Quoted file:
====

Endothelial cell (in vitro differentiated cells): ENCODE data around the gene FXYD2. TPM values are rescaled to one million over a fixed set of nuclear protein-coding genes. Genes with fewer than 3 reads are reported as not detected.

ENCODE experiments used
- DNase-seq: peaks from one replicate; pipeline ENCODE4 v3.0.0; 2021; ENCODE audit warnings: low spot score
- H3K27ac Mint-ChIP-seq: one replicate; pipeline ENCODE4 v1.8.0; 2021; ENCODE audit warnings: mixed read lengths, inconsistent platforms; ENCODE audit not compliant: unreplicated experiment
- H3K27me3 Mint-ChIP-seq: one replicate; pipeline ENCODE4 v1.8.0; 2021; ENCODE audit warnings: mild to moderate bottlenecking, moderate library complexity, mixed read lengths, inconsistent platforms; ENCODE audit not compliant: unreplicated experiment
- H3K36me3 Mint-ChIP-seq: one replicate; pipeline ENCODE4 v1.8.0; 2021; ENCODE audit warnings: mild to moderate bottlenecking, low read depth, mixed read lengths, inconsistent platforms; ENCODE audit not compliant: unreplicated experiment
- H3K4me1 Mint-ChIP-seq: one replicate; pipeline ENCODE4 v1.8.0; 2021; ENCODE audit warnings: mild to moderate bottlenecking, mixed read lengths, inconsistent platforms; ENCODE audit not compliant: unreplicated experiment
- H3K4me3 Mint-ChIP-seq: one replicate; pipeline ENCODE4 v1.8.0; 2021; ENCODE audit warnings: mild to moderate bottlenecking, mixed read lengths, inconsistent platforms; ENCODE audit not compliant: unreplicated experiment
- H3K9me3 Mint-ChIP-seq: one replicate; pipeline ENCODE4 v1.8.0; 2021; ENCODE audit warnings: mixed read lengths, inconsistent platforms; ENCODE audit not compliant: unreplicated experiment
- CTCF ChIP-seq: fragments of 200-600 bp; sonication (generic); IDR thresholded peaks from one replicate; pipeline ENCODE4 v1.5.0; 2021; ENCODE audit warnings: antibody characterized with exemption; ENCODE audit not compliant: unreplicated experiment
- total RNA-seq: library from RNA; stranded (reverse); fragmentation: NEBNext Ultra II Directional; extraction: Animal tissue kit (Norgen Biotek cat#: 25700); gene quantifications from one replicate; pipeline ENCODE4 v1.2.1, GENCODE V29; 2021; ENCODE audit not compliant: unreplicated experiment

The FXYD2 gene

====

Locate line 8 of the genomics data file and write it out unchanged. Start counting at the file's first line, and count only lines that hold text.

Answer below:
- H3K4me3 Mint-ChIP-seq: one replicate; pipeline ENCODE4 v1.8.0; 2021; ENCODE audit warnings: mild to moderate bottlenecking, mixed read lengths, inconsistent platforms; ENCODE audit not compliant: unreplicated experiment